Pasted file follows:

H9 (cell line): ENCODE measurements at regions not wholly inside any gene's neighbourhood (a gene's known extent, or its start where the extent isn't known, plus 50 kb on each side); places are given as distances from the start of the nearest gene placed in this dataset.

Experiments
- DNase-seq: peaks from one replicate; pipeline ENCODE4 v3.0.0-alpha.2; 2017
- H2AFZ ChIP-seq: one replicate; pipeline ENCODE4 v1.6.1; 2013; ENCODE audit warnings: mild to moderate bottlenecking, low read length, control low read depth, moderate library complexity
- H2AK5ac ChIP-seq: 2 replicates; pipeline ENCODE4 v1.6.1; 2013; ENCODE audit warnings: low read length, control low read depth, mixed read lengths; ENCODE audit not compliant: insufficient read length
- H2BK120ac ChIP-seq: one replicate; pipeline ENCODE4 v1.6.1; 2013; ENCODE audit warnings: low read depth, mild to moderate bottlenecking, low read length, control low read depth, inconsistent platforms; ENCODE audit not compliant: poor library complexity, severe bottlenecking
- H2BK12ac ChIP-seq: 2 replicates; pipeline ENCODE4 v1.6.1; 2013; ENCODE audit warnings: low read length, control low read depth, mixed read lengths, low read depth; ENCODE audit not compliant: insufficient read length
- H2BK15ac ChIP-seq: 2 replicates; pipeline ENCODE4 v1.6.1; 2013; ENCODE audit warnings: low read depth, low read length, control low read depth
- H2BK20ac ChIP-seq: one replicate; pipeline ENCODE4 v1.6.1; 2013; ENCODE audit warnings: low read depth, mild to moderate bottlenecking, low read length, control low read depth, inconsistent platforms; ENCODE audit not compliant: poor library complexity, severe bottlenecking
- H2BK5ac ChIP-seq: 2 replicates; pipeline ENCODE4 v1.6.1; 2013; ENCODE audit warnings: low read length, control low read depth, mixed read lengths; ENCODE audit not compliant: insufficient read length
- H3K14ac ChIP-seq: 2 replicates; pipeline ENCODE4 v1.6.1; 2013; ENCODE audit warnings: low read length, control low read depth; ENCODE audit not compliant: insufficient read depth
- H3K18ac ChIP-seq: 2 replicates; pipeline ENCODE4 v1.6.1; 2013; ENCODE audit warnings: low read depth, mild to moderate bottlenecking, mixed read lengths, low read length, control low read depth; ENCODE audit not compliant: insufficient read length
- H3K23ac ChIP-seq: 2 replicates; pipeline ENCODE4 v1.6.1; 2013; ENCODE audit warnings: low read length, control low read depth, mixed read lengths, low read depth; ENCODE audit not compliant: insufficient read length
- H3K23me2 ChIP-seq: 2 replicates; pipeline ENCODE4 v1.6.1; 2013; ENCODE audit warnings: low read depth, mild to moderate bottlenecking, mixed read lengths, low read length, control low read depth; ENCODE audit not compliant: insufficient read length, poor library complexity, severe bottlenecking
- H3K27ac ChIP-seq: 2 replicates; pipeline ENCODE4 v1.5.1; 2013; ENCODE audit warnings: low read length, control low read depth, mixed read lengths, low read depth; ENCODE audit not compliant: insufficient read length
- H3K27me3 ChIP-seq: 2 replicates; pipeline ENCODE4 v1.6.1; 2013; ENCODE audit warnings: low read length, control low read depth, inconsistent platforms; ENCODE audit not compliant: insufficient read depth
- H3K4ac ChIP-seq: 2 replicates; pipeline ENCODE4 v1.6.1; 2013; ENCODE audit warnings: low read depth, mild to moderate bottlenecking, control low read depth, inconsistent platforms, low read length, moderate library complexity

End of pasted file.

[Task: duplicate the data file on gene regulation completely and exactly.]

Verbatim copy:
H9 (cell line): ENCODE measurements at regions not wholly inside any gene's neighbourhood (a gene's known extent, or its start where the extent isn't known, plus 50 kb on each side); places are given as distances from the start of the nearest gene placed in this dataset.

Experiments
- DNase-seq: peaks from one replicate; pipeline ENCODE4 v3.0.0-alpha.2; 2017
- H2AFZ ChIP-seq: one replicate; pipeline ENCODE4 v1.6.1; 2013; ENCODE audit warnings: mild to moderate bottlenecking, low read length, control low read depth, moderate library complexity
- H2AK5ac ChIP-seq: 2 replicates; pipeline ENCODE4 v1.6.1; 2013; ENCODE audit warnings: low read length, control low read depth, mixed read lengths; ENCODE audit not compliant: insufficient read length
- H2BK120ac ChIP-seq: one replicate; pipeline ENCODE4 v1.6.1; 2013; ENCODE audit warnings: low read depth, mild to moderate bottlenecking, low read length, control low read depth, inconsistent platforms; ENCODE audit not compliant: poor library complexity, severe bottlenecking
- H2BK12ac ChIP-seq: 2 replicates; pipeline ENCODE4 v1.6.1; 2013; ENCODE audit warnings: low read length, control low read depth, mixed read lengths, low read depth; ENCODE audit not compliant: insufficient read length
- H2BK15ac ChIP-seq: 2 replicates; pipeline ENCODE4 v1.6.1; 2013; ENCODE audit warnings: low read depth, low read length, control low read depth
- H2BK20ac ChIP-seq: one replicate; pipeline ENCODE4 v1.6.1; 2013; ENCODE audit warnings: low read depth, mild to moderate bottlenecking, low read length, control low read depth, inconsistent platforms; ENCODE audit not compliant: poor library complexity, severe bottlenecking
- H2BK5ac ChIP-seq: 2 replicates; pipeline ENCODE4 v1.6.1; 2013; ENCODE audit warnings: low read length, control low read depth, mixed read lengths; ENCODE audit not compliant: insufficient read length
- H3K14ac ChIP-seq: 2 replicates; pipeline ENCODE4 v1.6.1; 2013; ENCODE audit warnings: low read length, control low read depth; ENCODE audit not compliant: insufficient read depth
- H3K18ac ChIP-seq: 2 replicates; pipeline ENCODE4 v1.6.1; 2013; ENCODE audit warnings: low read depth, mild to moderate bottlenecking, mixed read lengths, low read length, control low read depth; ENCODE audit not compliant: insufficient read length
- H3K23ac ChIP-seq: 2 replicates; pipeline ENCODE4 v1.6.1; 2013; ENCODE audit warnings: low read length, control low read depth, mixed read lengths, low read depth; ENCODE audit not compliant: insufficient read length
- H3K23me2 ChIP-seq: 2 replicates; pipeline ENCODE4 v1.6.1; 2013; ENCODE audit warnings: low read depth, mild to moderate bottlenecking, mixed read lengths, low read length, control low read depth; ENCODE audit not compliant: insufficient read length, poor library complexity, severe bottlenecking
- H3K27ac ChIP-seq: 2 replicates; pipeline ENCODE4 v1.5.1; 2013; ENCODE audit warnings: low read length, control low read depth, mixed read lengths, low read depth; ENCODE audit not compliant: insufficient read length
- H3K27me3 ChIP-seq: 2 replicates; pipeline ENCODE4 v1.6.1; 2013; ENCODE audit warnings: low read length, control low read depth, inconsistent platforms; ENCODE audit not compliant: insufficient read depth
- H3K4ac ChIP-seq: 2 replicates; pipeline ENCODE4 v1.6.1; 2013; ENCODE audit warnings: low read depth, mild to moderate bottlenecking, control low read depth, inconsistent platforms, low read length, moderate library complexity